Categories: Outdoors

Autumn Surfing

written by Jeremy Storton | photos by Heidi Swift

After three swanky days of hot tubbing in Manzanita during a storm, I woke at dawn to a sordid gift from the ice fairies.

An angel and a devil on my shoulders whispered, “Go” and “Don’t go.” Since the hail-ish rain had lifted, I took the high road and strapped my icy board to the car while the windshield defrosted. I had hoped to surf this trip, but preferably in a less angry ocean. I left my wife in the cabin to stay cozy. This was personal.

My wetsuit had a reputation to uphold. It had kept me warm while free diving the frigid and clear waters of Blue Lake near Sisters. I felt confident that I’d stay warm enough. The ocean, however, presented a new low. After a ten-year hiatus from surfing in Southern California, why on earth would the steel-gray toothed waters of Oregon tug at me?

My aquatic nature lay dormant when I moved to Central Oregon in 2002. It had given way to the region’s ability to turn one into a climber and a hiker. That morning, however, I headed to Short Sands a few miles north of Manzanita in Oswald West State Park. A trailhead hid beneath a parking lot on the east side of Highway 101 that looked like a rest stop. After suiting up, I followed the paved path near the restroom that traveled under the highway. The pavement turned to gravel as Short Sand Creek flowed through large, moss-covered timber so tall that dawn and high noon must look nearly the same. I crossed a footbridge as the trees opened up to reveal the beach.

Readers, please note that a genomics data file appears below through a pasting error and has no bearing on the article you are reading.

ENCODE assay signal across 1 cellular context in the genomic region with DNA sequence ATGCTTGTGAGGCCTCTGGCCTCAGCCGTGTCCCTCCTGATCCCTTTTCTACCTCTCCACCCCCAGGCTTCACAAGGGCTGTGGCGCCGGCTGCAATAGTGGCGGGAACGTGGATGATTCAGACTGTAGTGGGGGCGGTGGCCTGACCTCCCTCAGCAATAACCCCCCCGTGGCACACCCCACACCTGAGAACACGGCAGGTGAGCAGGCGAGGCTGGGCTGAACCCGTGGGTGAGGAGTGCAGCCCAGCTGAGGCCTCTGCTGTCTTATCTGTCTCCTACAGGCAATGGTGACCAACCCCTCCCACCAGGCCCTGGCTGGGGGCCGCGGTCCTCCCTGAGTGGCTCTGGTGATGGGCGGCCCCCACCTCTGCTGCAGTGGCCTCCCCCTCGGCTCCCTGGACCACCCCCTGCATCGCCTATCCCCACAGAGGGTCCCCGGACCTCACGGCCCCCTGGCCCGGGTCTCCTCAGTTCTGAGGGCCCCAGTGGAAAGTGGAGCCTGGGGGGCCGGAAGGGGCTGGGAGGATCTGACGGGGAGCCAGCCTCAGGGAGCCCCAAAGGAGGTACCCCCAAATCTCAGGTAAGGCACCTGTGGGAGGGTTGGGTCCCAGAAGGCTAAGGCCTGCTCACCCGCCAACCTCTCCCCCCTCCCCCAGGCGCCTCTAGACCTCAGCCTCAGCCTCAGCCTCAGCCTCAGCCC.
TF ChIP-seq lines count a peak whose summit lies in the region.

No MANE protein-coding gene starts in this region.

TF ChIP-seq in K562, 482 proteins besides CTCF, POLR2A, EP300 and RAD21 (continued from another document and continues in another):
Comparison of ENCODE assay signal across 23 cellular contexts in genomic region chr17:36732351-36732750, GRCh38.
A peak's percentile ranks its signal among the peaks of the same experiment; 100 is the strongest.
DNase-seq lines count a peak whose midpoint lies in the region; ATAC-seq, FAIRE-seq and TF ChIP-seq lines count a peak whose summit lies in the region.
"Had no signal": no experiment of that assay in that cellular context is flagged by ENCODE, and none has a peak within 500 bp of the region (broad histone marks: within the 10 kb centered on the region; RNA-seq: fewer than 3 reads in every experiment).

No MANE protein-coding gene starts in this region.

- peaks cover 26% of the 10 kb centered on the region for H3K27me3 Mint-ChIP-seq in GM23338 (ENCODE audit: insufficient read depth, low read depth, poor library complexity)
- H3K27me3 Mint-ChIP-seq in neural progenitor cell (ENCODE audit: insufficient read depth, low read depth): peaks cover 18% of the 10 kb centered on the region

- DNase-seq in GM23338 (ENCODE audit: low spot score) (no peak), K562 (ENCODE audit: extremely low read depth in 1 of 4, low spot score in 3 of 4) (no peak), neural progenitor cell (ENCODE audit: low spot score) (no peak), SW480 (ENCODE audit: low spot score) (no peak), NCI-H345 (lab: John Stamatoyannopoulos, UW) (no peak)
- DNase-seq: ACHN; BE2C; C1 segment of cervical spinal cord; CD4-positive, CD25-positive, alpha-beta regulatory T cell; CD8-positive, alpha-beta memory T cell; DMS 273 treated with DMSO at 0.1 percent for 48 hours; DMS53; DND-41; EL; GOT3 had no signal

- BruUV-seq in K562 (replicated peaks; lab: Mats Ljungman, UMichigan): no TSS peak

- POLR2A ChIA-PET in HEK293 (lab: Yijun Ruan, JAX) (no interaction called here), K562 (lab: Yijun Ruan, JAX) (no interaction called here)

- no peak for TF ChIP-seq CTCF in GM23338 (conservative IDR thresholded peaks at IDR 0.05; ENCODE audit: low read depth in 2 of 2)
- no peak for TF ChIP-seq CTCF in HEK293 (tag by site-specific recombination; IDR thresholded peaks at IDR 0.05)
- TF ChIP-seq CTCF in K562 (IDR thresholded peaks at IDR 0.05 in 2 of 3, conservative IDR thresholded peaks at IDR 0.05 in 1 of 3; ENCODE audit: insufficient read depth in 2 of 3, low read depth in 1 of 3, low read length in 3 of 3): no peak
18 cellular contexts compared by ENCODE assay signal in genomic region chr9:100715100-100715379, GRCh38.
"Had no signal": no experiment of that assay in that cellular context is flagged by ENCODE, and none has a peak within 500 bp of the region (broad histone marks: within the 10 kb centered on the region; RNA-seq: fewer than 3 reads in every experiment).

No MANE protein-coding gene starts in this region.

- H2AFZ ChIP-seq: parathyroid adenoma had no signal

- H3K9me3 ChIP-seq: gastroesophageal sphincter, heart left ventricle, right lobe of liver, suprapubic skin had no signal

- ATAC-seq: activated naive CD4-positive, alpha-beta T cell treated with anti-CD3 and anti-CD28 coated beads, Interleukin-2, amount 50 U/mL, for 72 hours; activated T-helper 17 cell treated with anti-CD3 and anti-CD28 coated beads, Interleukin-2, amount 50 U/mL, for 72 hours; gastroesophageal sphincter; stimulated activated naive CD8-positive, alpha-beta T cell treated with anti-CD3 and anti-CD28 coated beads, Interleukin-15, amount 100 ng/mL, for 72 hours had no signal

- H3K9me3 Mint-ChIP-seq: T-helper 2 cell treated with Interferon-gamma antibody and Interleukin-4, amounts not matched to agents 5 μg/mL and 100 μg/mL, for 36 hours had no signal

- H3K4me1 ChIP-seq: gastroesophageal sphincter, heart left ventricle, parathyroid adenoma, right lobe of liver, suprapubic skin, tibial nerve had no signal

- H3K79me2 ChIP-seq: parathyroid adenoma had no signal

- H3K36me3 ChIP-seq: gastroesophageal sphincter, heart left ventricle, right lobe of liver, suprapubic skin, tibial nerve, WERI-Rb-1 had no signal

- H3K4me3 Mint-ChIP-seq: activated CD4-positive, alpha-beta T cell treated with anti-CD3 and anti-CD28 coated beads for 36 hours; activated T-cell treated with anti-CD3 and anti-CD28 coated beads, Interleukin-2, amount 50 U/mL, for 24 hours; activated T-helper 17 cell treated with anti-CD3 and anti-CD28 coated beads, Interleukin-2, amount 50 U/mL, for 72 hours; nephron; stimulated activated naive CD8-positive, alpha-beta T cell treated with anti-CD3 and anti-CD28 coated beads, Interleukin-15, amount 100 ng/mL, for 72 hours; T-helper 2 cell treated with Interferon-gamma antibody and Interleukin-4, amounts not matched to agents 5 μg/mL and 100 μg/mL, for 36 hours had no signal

Rock cliffs rose several hundred feet on either side protected the small cove. The path led down steps and to a solid berm of former flotsam that lined the rocky beach. Nearby the ocean had stockpiled large logs for campfire concerts at low tide.

The water offered no clean lines to this middle-aged surfer, yet it was the calmest I had seen since our arrival. Later I discovered the water temp peaked at 45 degrees, but my suit kept me warm. A face full of spray and the nasty hole in my left glove were the only reminders of autumn. The forest mist glowed in the amber morning light. The northern part of the cove shone in the sun. Four other surfers and I remained in the southern shadows like rubber ninjas where the waves were breaking.

A rip current ran along the headwall giving me a free ride out to the lineup. The multiple swell directions and occasional large sets made the sweet spot to catch waves a moving target. I found myself getting frustrated. Then I remembered the point of all this—the joy of being in the water, among waves, surrounded by cliffs and Sitka spruce trees, at daybreak, in autumn.

I just needed to remember to patch the damn hole in my glove.

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